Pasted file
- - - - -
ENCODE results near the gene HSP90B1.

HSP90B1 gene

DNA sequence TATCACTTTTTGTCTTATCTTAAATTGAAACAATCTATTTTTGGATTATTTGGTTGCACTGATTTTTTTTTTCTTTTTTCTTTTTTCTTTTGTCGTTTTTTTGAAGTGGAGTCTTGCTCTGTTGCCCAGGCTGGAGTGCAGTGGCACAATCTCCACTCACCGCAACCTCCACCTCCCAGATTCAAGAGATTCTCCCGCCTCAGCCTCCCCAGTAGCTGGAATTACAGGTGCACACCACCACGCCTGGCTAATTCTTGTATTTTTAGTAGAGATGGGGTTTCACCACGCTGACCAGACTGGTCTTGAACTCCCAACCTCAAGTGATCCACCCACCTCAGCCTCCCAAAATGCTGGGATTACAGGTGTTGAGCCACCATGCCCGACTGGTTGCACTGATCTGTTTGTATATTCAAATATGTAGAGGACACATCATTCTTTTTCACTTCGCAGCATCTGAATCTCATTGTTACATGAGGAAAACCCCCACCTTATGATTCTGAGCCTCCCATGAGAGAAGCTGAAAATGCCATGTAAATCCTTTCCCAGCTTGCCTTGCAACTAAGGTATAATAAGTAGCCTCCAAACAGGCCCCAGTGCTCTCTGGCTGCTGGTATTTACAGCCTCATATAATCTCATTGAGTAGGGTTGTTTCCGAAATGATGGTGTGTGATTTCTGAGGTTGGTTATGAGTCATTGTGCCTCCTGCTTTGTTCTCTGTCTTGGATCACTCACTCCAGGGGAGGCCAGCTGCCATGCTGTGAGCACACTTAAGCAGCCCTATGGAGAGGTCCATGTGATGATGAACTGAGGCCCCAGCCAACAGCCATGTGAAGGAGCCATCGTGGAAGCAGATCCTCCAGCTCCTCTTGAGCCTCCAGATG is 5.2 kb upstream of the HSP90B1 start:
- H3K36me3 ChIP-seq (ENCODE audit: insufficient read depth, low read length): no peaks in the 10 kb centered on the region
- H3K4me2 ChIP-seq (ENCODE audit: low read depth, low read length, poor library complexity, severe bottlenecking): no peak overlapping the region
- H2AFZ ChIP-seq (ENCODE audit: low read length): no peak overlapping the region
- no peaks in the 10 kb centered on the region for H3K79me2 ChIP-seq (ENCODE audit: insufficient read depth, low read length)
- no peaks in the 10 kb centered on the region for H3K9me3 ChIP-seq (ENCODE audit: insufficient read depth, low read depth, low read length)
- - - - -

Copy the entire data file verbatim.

ENCODE results near the gene HSP90B1.

HSP90B1 gene

DNA sequence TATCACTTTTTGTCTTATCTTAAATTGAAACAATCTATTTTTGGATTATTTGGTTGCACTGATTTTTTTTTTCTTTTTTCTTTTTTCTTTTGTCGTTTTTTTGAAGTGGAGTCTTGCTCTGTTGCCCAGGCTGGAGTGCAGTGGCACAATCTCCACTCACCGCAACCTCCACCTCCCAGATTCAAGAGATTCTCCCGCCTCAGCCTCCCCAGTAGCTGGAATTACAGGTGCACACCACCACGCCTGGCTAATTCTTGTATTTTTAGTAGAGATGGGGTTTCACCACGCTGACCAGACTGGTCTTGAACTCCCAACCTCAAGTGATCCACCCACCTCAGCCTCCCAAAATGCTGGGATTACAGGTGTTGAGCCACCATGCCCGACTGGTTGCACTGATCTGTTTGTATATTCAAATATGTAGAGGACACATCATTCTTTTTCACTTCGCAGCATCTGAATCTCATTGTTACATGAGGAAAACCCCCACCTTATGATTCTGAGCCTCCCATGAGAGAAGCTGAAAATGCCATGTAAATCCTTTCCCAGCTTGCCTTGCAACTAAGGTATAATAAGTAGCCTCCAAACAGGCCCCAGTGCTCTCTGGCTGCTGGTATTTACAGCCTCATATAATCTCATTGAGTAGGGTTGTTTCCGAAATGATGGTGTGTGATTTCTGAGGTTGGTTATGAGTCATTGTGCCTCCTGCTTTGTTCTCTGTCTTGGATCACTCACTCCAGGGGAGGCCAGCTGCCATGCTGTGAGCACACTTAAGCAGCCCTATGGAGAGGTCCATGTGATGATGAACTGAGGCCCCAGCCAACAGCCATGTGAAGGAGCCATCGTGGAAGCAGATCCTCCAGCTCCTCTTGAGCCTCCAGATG is 5.2 kb upstream of the HSP90B1 start:
- H3K36me3 ChIP-seq (ENCODE audit: insufficient read depth, low read length): no peaks in the 10 kb centered on the region
- H3K4me2 ChIP-seq (ENCODE audit: low read depth, low read length, poor library complexity, severe bottlenecking): no peak overlapping the region
- H2AFZ ChIP-seq (ENCODE audit: low read length): no peak overlapping the region
- no peaks in the 10 kb centered on the region for H3K79me2 ChIP-seq (ENCODE audit: insufficient read depth, low read length)
- no peaks in the 10 kb centered on the region for H3K9me3 ChIP-seq (ENCODE audit: insufficient read depth, low read depth, low read length)